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Research Article
A new species of Onitis Fabricius, 1798 from south-eastern Africa (Coleoptera, Scarabaeidae, Scarabaeinae, Onitini)
expand article infoFrançois Génier, Philippe Moretto§
‡ Canadian Museum of Nature, Ottawa, Canada
§ Association Catharsius, Toulon, France
Open Access

Abstract

Onitis albertcollarti sp. nov. is described and illustrated. The new species is closely related to and occurs sympatrically with O. lycophron Klug, 1855.

Keywords

Democratic Republic of the Congo, Dung beetle, Mozambique, new species, Onitis albertcollarti, Tanzania, Zambia

Introduction

While surveying dung beetles in Zambia and Mozambique, we found a series of specimens that key out to Onitis lycophron Klug, 1855 in the Ferreira (1978) key to the Afrotropical species of Onitini. These specimens were clearly distinct from O. lycophron and all other Onitis based on a unique protibial protrusion in males and the distinct fine rugae on the apical surface of the parameres and belonged to a new species. This new species belongs to the O. lycophron species complex (defined by Krikken 1977), which is part of the larger Onitis 19th species group as defined by Janssens (1937).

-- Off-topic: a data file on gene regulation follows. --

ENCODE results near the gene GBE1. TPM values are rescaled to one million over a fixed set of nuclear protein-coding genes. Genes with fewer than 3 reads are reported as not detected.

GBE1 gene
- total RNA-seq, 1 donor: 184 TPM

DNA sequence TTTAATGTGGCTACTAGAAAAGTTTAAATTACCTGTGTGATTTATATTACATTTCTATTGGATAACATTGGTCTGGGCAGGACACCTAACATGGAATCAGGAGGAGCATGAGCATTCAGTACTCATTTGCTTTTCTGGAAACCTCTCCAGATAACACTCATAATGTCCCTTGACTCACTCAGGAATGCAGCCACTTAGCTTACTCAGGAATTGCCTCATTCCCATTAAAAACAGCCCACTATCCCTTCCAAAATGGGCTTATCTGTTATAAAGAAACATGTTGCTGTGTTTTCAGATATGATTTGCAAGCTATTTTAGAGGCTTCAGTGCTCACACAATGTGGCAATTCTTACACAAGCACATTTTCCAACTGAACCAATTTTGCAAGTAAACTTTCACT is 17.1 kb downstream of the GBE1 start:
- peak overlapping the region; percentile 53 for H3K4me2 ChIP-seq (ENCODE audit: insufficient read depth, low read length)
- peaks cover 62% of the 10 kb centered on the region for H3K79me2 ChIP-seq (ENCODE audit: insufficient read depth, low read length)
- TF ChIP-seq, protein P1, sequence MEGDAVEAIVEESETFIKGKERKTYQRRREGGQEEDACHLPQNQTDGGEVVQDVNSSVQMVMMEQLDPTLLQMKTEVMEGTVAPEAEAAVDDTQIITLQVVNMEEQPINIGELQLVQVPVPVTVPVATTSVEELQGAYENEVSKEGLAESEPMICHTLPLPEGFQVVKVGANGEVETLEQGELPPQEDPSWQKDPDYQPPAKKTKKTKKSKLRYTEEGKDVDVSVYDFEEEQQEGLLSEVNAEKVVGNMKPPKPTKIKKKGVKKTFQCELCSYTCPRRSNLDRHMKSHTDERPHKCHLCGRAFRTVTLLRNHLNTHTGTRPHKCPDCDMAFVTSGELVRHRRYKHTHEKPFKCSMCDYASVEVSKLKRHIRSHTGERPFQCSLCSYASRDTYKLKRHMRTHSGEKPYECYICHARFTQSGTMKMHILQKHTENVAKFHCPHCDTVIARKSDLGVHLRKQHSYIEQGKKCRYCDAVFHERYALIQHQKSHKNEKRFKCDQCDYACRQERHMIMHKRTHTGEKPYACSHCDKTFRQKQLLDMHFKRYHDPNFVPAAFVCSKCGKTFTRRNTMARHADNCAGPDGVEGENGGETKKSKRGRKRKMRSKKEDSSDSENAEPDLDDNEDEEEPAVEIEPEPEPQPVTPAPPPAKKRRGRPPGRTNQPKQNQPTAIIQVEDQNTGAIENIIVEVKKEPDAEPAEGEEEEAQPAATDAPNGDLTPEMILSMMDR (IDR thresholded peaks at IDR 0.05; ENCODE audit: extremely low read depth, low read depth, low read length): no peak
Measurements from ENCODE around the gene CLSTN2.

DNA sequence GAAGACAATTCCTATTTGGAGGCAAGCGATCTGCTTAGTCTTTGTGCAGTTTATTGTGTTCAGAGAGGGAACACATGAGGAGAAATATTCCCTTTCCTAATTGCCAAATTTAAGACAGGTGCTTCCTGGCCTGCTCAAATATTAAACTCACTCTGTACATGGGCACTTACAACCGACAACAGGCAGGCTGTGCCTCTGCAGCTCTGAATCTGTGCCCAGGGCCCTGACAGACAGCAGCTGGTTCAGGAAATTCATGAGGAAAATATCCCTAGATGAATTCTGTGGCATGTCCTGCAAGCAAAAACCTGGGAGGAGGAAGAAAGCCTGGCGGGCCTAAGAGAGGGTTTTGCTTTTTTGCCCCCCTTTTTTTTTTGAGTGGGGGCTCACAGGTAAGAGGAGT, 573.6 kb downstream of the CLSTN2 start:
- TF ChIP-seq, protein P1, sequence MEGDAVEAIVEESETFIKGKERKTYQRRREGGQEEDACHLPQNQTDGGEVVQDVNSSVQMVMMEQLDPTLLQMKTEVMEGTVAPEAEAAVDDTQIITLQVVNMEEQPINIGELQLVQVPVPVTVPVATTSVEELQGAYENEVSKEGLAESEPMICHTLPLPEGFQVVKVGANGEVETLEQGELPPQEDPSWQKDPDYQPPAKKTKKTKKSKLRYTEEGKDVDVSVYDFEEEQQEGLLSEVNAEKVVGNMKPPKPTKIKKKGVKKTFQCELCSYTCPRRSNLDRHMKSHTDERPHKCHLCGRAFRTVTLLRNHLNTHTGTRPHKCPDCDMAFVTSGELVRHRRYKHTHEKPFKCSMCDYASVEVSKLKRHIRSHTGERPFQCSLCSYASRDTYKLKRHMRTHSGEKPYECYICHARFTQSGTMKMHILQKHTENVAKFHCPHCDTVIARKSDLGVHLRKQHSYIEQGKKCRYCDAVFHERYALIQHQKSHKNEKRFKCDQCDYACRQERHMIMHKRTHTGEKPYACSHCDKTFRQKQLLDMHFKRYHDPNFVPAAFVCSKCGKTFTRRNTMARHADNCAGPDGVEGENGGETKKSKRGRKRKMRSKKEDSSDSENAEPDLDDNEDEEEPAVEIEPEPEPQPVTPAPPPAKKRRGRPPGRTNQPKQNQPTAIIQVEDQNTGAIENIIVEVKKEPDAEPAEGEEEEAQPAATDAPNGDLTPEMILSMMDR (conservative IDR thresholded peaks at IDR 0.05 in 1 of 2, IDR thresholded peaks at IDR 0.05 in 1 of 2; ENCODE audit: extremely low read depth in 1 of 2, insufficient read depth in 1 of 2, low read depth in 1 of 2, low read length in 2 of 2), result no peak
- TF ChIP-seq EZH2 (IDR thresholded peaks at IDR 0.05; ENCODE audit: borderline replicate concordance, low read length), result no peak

The main purpose of describing this new species of Onitis is to make the name available for a field guide of the dung beetle species of Parque Nacional das Quirimbas (FG, in preparation). Although the taxonomy of the species belonging to group 19 needs to be reviewed, the uniquely shaped parameres unambiguously separate this undescribed taxon from all others in the genus.

Materials and methods

Type specimens were deposited in the following collections:

CMNC Canadian Museum of Nature, Ottawa, Ontario, Canada;

FGIC François Génier personal collection, Gatineau, Québec, Canada;

IRSNB Royal Belgian Institute of Natural Sciences, Brussel, Belgium;

JFJC Jean-François Josso personal collection, Muzillac, France;

PMOC Philippe Moretto personal collection, Toulon, France;

RMIC Collection Robert Minetti, La Ciotat, France.

The methods are the same as described in Génier and Moretto (2017). All specimens are types and have a World Scarab. Database number.

Taxonomy

Onitis albertcollarti sp. nov.

Figures 1–9

Type locality

1 km SE Kacheleko Outpost (15°01'35"S 26°25'23"E, 1250 m), Central Province, Zambia.

Holotype ♂ (CMNC, WSD00038914): [ZAMBIA: CENTRAL PR. | 1 km SE Kacheleko Outpost, | 1250 m, 15°01'35"S 26°25'23"E | 10.XII.2010, Central Zambezian | & Miombo woodland, prairie edge | light trap, F. Génier, 2010-56] ; [WORLD | SCARAB. | DATABASE | WSD00038914] barcode label; [HOLOTYPE ♂ | Onitis | albertcollarti | des. Génier & Moretto, 2019] red card.